You know real estate. Photographers know photography.
The skills that serious architectural (or real estate) photographers acquire can take years to master, and that’s a lot of time that busy real estate professionals simply don’t have. Anyone can occasionally get lucky and capture a decent image with a cell phone, but “decent” and “occasionally” aren’t reliable enough.
Non-professionals don’t deal with the timing issues, skills, and equipment professional photographers must master. Some of these include:
• Planning exposure of all sides of buildings and interiors relative to time of day / angle of sun.
• Camera positioning, exposure, depth, etc.
• Interior lighting with and without flash to reduce glare and improve color. (Many interiors’ true colors can’t be revealed without flash.)
• Processing of images: A single high-end photo could take an hour or more plus years of Photoshop experience to produce a high-quality architectural image.
Make an investment that makes sense.
We all spend money to make money. Marketing investments are an everyday necessity for almost any business, large or small. While it will take some time to sit down and calculate your ROI, you’ll be pleased when you crunch the numbers on your investment in photography. Many companies have seen an immediate response from improved photography quality.
Think of professional images as less of an add-on expense and more of a smart investment.
Things to Look for in a Professional Photographer
The barrier of entry for a top professional photographer is more than an expensive camera. You need to find a pro who not only owns the equipment and has mastered their craft but is a good communicator and runs a qualified, insured business.
Each photography discipline (real estate, portrait, wedding, sports, etc.) has its own unique rules and skillsets, so it’s a good idea for a property owner to hire a photographer who specializes in real estate or architectural photography. Dedicated architectural specialists are familiar with:
• The right angles and positions
• How to make sure there is no glare or reflection on glass surfaces
• Other “tricks of the trade” essential to make a property look its best
Simply put: You know how to sell a space, and the right photographer can expedite that sales process by bringing their own unique skills to the space. Find the one that works for you.
Tips for Choosing the Right Photographer
The standard price for photos depends on the market you are in and the skill/experience level of the photographer you are working with. In Columbia, South Carolina, high-end commercial property photos can cost anywhere between $40 and $200+ per photo license.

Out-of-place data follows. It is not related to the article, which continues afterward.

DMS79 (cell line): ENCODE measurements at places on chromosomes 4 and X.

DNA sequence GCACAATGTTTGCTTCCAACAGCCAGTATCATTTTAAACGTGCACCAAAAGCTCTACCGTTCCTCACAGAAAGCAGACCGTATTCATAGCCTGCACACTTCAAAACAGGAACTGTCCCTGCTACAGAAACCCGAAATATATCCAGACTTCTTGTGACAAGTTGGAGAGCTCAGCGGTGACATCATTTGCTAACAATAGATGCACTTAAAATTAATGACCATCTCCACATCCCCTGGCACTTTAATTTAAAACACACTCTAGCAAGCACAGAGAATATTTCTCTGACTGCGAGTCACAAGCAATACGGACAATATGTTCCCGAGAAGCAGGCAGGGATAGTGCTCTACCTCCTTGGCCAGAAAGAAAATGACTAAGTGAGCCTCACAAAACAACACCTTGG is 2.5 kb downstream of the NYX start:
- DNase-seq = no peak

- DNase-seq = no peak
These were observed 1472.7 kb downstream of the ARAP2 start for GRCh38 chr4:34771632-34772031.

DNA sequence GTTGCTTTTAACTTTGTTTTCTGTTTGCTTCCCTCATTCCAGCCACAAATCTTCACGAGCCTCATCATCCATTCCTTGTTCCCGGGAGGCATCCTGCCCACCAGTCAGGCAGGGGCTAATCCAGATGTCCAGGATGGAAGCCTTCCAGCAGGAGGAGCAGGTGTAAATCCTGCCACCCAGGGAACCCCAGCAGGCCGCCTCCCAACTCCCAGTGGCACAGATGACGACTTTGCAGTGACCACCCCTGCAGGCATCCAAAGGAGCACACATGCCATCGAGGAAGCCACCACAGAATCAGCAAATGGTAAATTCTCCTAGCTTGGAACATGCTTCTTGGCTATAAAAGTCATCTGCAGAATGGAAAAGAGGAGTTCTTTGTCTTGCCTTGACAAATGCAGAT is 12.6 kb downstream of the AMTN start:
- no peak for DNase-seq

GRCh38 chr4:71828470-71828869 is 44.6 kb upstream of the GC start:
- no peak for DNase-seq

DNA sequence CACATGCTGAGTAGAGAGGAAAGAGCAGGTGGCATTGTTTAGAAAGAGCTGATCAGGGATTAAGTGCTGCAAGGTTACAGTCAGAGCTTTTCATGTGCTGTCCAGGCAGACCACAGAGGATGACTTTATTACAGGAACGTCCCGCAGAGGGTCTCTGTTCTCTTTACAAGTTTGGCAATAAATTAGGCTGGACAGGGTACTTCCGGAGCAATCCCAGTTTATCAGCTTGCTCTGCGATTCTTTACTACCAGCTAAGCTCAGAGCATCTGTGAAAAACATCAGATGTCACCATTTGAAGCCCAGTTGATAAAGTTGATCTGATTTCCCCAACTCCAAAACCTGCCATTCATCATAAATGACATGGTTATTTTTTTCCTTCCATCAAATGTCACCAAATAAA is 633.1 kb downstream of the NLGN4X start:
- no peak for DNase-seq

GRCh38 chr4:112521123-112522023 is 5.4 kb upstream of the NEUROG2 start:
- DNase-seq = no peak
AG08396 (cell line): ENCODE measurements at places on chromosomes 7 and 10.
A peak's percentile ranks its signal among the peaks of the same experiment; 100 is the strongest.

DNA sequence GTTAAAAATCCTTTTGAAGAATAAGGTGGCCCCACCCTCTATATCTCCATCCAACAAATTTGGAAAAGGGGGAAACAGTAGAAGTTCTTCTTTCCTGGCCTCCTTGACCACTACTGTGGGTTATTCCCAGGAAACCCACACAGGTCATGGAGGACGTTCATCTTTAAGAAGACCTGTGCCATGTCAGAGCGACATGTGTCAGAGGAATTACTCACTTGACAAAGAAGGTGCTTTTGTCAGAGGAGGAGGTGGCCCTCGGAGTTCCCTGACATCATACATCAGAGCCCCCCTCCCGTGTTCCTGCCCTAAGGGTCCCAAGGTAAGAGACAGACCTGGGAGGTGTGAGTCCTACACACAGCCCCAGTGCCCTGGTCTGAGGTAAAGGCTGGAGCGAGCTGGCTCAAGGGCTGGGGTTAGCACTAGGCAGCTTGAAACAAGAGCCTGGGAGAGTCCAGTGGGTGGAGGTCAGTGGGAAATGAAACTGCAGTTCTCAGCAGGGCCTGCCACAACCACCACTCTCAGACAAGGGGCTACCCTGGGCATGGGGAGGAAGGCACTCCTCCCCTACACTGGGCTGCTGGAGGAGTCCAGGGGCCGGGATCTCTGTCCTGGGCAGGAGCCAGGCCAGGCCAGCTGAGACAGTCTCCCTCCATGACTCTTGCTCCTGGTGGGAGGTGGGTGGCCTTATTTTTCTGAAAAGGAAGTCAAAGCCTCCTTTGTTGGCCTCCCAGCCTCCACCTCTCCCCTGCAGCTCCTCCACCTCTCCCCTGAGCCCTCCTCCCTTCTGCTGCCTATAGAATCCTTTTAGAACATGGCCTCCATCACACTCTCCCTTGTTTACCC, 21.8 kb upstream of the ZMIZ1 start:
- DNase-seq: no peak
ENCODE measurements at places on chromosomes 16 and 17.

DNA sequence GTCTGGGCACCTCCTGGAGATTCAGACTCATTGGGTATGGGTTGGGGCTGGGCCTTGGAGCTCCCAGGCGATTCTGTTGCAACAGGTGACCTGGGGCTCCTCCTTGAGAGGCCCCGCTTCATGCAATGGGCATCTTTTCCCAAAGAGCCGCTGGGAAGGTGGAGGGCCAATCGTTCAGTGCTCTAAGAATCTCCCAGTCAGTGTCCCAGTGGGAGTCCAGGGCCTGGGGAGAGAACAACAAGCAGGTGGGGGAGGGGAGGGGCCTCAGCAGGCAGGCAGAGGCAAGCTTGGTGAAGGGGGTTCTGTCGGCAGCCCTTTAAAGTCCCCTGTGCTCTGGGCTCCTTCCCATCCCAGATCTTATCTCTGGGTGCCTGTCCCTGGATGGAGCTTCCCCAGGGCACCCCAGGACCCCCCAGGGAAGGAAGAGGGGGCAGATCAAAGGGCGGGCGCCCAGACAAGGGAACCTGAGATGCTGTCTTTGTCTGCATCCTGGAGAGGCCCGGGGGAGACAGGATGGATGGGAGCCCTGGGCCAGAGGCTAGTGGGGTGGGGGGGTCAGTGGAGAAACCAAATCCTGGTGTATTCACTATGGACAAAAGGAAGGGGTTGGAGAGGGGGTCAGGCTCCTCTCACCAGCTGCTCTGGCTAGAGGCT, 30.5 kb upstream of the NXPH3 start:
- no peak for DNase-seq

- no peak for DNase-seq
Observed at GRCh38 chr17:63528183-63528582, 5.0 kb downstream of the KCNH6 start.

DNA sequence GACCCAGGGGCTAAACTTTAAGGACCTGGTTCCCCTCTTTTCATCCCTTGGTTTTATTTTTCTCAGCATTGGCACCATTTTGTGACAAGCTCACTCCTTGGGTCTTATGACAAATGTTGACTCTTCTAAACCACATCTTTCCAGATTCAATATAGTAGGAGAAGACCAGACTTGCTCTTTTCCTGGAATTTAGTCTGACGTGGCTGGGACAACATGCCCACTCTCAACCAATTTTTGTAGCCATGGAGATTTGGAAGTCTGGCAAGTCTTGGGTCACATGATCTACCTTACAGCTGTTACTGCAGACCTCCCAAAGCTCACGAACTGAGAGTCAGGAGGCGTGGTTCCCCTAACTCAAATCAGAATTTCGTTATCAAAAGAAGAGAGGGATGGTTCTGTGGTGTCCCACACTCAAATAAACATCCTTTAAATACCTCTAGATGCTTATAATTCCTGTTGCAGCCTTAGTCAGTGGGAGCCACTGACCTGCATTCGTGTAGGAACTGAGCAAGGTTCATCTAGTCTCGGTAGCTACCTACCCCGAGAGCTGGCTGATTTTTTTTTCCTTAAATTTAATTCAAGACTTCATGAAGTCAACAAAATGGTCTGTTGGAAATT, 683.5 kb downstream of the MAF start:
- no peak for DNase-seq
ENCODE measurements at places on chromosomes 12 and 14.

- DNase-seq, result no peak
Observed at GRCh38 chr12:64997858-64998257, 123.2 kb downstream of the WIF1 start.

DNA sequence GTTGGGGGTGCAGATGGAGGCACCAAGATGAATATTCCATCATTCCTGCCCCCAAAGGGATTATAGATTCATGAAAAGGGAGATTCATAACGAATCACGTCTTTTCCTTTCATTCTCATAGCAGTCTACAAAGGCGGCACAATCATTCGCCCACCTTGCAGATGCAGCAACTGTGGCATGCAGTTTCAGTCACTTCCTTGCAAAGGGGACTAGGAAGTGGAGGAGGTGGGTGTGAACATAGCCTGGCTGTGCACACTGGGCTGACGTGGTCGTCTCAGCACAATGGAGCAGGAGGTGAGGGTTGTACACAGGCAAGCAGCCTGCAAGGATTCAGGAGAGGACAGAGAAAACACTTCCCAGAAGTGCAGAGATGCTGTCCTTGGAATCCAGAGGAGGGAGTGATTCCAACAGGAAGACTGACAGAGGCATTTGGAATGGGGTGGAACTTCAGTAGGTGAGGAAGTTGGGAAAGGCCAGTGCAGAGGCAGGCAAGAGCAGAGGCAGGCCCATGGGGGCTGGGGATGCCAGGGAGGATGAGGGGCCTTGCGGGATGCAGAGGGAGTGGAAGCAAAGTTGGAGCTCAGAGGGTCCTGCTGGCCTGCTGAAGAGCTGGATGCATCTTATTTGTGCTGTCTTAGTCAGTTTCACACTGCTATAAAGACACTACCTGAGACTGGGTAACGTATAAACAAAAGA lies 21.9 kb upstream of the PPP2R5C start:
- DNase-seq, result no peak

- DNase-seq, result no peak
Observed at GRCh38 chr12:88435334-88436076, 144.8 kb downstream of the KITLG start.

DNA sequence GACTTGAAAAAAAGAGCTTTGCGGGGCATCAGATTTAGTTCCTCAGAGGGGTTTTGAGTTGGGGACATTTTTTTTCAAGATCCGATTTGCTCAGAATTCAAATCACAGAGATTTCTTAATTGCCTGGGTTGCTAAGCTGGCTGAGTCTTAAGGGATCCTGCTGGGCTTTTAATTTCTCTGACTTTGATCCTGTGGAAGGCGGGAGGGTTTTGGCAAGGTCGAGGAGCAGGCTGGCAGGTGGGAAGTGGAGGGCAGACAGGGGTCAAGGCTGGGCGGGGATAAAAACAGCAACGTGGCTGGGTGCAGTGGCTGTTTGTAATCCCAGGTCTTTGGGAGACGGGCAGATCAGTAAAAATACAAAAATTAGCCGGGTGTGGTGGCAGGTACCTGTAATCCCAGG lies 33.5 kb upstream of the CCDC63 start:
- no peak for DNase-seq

Some properties may only need a handful of photos (exterior, lobby, common areas), while properties with big blocks of available space and many amenities may require more.
Pricing structures can vary by photographer too. Some photographers may charge a session fee (often called a “day rate”) in addition to their per-photo price, while other photographers will have one flat fee for a set amount of photos.
“Real Estate” And “Architectural” Photographers
Generally speaking, most “real estate” photographers are dealing with high volume and will get the job done cheaper and quicker, but with a lower standard of image quality. “Architectural” photographers tend to have higher price points, but also spend more time perfecting the images and delivering higher quality (think of interior magazine photos).
Gathering Quotes / Budget
As with most things, it’s never a bad idea to get multiple bids. Balance your budget against the quality you require. Increasing your budget will often produce higher quality images – if you hire the right photographer.
When hiring a new photographer, always ask beforehand about policies on image rights.
To cover your bases, request rights for both the property owners and the brokerage company to use in any format, and ask for a contract that lays the copyright-terms out in plain language. This will save you from future potential headaches. If the photographer has restrictions on usage, work out a mutually acceptable agreement. Some photographers are more restrictive with their images than others.
If you come across existing images of a property that you’d like to use, contact the owner of the images and confirm the appropriate usage fees. Neglecting to do so can land you in legal trouble, so be careful when using work not commissioned by you or your company.
The Bottom Line
With all this compelling evidence in favor of having professional photos taken for your property, it seems like a simple answer that can take your property to the next level. While investing in photography – or even just better photography – may be a process, Skyline Pictures urges real estate professionals to consider taking our advice and making the investment.